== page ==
The public isn’t even let in until Tuesday but the “sold out” signs are up already. If your heart cries out for streams of individually hand-washed pebbles, orange trees with each fruit in its own little shower cap to be whipped off just before the judges arrive, or a silky lawn weeded with eyebrow tweezers, and you haven’t already got your ticket for the Chelsea flower show, then bad luck. Your only hope is to lurk around the railings until a sinister figure in print dress, straw hat and pearl earrings shuffles up to offer you black market tickets – about 10 times the £47 face value might be a good starting point.
All 157,000 tickets sold out months ago, in 16 days, a record. The Royal Horticultural Society is warning the public to beware of touts and of forged tickets.
The RHS also notes that visitor records are being broken at all its gardens, and 19,000 people have joined the society in the past three months. “I believe this increased interest can largely be attributed to a desire to get back to the simpler pleasures in life and also to benefit from the huge trend to grow your own food,” Sue Bigg, director general of the RHS, said.
On Monday the judges and the royals arrive: the Queen is definitely coming, and the romantics among the show staff hope William and Kate will too, to inspect the new rose named in their honour. That’s also the evening for the guests of the corporate sponsors, and some fevered networking over the champagne and Pimms.
Times may be hard, but the sponsors of show gardens – at least £250,000, – include Laurent Perrier, the Royal Bank of Canada, M&G Investments, and the principality of Monaco.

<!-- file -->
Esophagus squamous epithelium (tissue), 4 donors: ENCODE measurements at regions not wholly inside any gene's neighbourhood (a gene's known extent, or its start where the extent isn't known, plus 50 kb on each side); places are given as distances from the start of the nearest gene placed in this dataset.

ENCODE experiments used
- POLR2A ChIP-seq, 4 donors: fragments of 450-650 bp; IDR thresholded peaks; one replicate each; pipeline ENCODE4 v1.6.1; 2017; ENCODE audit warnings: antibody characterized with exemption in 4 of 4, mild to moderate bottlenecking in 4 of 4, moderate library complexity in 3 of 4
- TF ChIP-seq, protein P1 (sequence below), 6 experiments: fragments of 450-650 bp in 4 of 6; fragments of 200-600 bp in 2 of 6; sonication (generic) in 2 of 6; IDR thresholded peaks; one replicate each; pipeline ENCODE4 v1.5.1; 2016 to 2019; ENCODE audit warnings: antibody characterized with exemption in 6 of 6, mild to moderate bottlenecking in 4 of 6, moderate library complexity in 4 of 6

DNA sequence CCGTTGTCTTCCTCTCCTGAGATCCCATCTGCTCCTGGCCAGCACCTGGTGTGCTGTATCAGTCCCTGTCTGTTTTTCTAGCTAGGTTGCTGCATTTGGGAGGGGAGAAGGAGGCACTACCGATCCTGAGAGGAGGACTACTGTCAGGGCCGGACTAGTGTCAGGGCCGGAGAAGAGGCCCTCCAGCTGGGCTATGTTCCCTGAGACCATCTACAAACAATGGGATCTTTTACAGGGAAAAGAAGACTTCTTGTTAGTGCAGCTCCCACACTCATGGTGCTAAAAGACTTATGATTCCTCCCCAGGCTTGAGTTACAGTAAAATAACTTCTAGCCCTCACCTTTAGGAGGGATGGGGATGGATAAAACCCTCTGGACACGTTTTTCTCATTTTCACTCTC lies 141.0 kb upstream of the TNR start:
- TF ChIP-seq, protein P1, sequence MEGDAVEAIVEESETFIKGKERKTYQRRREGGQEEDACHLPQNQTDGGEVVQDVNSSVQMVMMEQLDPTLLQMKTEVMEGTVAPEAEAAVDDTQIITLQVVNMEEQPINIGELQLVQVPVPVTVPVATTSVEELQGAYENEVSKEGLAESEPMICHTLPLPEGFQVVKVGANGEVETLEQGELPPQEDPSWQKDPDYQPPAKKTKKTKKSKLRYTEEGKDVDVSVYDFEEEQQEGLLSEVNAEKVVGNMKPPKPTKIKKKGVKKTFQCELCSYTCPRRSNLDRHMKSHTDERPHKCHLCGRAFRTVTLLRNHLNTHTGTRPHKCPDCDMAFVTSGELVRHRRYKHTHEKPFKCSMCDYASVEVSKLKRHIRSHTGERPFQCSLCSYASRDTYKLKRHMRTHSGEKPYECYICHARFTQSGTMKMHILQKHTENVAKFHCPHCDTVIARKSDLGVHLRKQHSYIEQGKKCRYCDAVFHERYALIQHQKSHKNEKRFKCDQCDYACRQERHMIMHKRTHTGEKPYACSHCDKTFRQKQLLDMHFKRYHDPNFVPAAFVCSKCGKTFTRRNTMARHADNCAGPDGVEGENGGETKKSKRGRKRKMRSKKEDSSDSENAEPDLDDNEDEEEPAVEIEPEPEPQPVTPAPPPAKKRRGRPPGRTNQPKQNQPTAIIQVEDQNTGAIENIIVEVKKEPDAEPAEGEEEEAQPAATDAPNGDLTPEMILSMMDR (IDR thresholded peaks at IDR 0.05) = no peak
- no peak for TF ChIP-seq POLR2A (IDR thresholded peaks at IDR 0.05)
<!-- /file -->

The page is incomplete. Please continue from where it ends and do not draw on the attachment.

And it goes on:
Yesterday, however, was the day for broken fingernails and bad language, and venomous sideways glances at competitors doing the final delicate planting from those still sweating with lump hammers and angle grinders. Hi-visibility jackets are compulsory: there was a nasty near-collision on a corner between two fork lift trucks, one carrying a 15 foot bronze mermaid, the other 40 rolls of turf.
Planning began a year ago, as soon as the last show closed. Since then the weather has almost broken the gardeners’ hearts. “I’ve had to make it up as we go along,” Ray Drew, designer of the Alpine Gardening Society entry, said. His garden is called Between A Rock and A Damp Place – but there hasn’t been a damp place in the south-east in months of drought. “We had the worst winter anyone can remember, and then no spring, straight into hot summer weather. Many of the plants I wanted to use have flowered and gone over weeks ago – but then I’ve been able to fill some gaps with plants that shouldn’t be ready for another month,” Drew said.
Big is big at Chelsea this year: the Laurent Perrier garden has giant sculpted boulders by Peter Randall Page, and Leeds city council brought a half-size stone mill with a real, turning water wheel. Anne Marie Powell’s garden for the British Heart Foundation has huge red acrylic stepping stones, which look alarmingly like pools of clotting blood, and Tom Hoblyn’s Cornish garden has 13 one-tonne slabs of granite.
And then there’s Diarmuid Gavin. The ebullient Irishman has been missing from the show for three years, and at first glance his garden looks worryingly as if he’s grown up: no giant pink plastic balls, just 40 shades of green for the Irish tourist board, and a lozenge shaped pink pavilion. But a surprise awaits.
“You couldn’t do Chelsea every year, it would do your head in,” he said. “And there’s no point in coming here unless you’ve got something new to say.”
The entire pavilion, complete with elegant garden benches with safety straps for eight passengers, and a 22-metre by 10-metre Irish tricolour flag is designed to be lifted 25 metres into the air on the end of a giant crane. “It flies!” he chortled, from under the upside-down lawn inside the roof. “It is the world’s first flying garden!”